For the first three months, my instructor, Molly, had to haul me up by my ankles to get me into a hand stand. I was terrible. I would get winded just by warming up. I was scared to do, oh, everything. But I loved it. I met friends that were queer (put an all-female group in Brooklyn and you attract queers like fruit flies to overripe bananas), friends that would cheer me on when I made the tiniest improvement, like going from someone putting me in a handstand to actually trying. Or the smallest reduction of noise while I was doing a forward roll, just a tiny bit less of a thwap. My entire body was sore every day of the week, the deep, good kind of sore that let’s you know you did work.  A few classes in, I left my girlfriend. I was crying in my car after some terrible things she’d said. And I looked through my windshield at the suburban hell around me, this run down apartment I was parked in front of, that I lived in with her and that never felt like home. And I basically did what I did when I gave up acting. “Fuck this. I deserve better. I’m leaving.” I called my father and he said to bring what I needed for a few days and pack up the cat, we’d go get the rest of my stuff soon. And I drove to South Jersey that night.

I am a failure. People will judge me. I live with my parents and I’m supposed to be a fucking adult. I chose wrong. I should have seen this coming. I should have gotten out sooner. I should never have gotten into this in the first place. I am stupid. People do not want to hear about my problems. Maybe I deserved her? Maybe I didn’t really have any problems? Should I go back to her? What about me makes me deserving of such hateful words? It must be me. It must be me. It must be me.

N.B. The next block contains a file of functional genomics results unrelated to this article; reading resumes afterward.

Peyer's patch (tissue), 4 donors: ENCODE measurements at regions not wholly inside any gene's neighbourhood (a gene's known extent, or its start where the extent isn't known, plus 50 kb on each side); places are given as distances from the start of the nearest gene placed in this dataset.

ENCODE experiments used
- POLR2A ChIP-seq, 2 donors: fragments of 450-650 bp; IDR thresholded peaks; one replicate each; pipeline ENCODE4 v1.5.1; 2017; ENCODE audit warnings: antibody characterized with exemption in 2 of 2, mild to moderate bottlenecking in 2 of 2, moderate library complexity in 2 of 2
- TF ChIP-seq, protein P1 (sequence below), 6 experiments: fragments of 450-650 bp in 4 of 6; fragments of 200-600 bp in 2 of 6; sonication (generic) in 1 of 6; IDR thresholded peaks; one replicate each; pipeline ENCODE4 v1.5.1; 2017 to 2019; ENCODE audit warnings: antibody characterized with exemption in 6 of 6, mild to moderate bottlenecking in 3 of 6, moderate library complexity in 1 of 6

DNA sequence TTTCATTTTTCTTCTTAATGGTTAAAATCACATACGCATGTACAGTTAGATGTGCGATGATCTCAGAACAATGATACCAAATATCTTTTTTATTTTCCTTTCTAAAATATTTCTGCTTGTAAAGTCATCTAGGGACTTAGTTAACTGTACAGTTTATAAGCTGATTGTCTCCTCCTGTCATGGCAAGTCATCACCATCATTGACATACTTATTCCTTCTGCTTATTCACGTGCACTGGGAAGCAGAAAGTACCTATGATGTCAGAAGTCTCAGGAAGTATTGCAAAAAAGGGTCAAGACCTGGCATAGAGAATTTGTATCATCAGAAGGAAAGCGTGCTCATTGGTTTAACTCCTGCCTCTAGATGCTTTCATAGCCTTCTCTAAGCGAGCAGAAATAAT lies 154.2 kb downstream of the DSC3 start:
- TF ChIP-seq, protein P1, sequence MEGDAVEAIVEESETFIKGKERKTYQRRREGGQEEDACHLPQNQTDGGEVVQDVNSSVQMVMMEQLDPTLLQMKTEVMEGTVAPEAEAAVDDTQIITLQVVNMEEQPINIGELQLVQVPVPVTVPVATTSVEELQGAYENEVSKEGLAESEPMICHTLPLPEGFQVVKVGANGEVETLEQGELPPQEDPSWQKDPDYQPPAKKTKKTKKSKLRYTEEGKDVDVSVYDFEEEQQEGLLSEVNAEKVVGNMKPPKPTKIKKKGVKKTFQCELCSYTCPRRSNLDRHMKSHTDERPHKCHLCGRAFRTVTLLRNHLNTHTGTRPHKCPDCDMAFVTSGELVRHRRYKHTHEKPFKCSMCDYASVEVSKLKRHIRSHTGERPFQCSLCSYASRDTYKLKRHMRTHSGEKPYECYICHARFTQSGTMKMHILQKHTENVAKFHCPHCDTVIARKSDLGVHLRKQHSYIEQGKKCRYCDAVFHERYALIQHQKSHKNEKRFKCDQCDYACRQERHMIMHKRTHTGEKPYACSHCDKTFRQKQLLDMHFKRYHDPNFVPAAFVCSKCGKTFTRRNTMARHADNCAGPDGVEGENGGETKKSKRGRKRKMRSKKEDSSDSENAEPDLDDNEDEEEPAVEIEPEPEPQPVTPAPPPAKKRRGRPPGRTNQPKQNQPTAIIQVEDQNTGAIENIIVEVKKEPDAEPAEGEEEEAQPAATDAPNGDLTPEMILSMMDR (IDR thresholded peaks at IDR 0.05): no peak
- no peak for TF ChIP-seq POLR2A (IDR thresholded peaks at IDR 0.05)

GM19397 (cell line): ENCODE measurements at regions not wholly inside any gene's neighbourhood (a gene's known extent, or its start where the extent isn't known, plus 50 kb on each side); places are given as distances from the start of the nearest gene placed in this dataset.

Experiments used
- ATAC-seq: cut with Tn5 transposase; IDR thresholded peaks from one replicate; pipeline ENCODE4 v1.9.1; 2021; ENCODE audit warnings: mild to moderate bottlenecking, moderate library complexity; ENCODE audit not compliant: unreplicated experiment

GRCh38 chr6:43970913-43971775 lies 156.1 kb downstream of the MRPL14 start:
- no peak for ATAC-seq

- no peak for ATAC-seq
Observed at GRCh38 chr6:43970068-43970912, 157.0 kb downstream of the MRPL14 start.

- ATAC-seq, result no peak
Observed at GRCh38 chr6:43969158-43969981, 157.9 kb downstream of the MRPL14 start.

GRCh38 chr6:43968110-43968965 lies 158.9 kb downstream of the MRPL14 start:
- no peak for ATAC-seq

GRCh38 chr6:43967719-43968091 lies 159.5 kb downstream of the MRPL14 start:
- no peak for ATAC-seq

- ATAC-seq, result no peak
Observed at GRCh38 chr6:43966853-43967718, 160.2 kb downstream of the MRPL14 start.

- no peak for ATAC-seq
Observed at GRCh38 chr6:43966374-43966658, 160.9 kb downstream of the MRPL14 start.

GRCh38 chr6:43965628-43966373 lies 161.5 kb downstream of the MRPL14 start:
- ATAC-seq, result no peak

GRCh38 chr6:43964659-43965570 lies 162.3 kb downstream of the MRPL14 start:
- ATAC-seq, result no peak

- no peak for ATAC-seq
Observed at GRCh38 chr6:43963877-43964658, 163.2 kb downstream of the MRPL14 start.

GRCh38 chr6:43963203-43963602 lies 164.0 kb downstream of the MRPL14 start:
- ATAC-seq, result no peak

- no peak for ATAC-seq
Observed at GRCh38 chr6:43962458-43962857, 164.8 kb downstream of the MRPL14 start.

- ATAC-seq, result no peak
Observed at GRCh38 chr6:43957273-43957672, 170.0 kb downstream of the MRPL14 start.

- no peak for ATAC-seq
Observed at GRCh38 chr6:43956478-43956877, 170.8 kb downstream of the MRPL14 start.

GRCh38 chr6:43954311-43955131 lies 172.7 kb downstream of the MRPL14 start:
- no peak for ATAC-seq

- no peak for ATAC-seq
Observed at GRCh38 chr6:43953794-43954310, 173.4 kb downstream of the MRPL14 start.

I still commuted to Brooklyn for class, from South Jersey. The first time I kicked my feet up high enough to get into a handstand without help, I ran around the studio flapping my arms like a bird. The first time I successfully dove through a hoop, I did a jig on the other side. I got hurt twice in quick succession- my dishwasher broke and cut my hand up pretty good, and I severely bruised my foot in class shortly after (I hit the brick wall with it.) But I couldn’t stop going. I began to gain particular satisfaction from being a base (the person holding other people up). And when I said I couldn’t do something, I was the worst in the class, I wasn’t good enough, my classmate Emily always replied back “You have to change your mantra.” And she’s right. And I say those things about myself to myself less and less each day. When I give my Lava schedule to my day job, I tell them “It’s either this or therapy and this is cheaper for me than therapy.” Basically, Lava gets me through my week. It’s usually my high point.

Lava performing!

There is no better feeling than knowing you can’t do something, just knowing it to the core, and then surprising yourself because you can. And yes, when I am soaring through a hoop and landing on my hands, doing a forward roll on the other side, feeling my spine curve into the mat, that is physical strength. I have physically become stronger due to Lava, a place that celebrates female strength and all the forms it comes in, all the different bodies it comes in. And that’s important. But changing your mantra, surprising yourself, doing things you never knew you could, having the strength to leave a very sour relationship– that’s a different kind of strength. It comes from this: if I knew I couldn’t do it and I did it anyway, what is impossible anymore?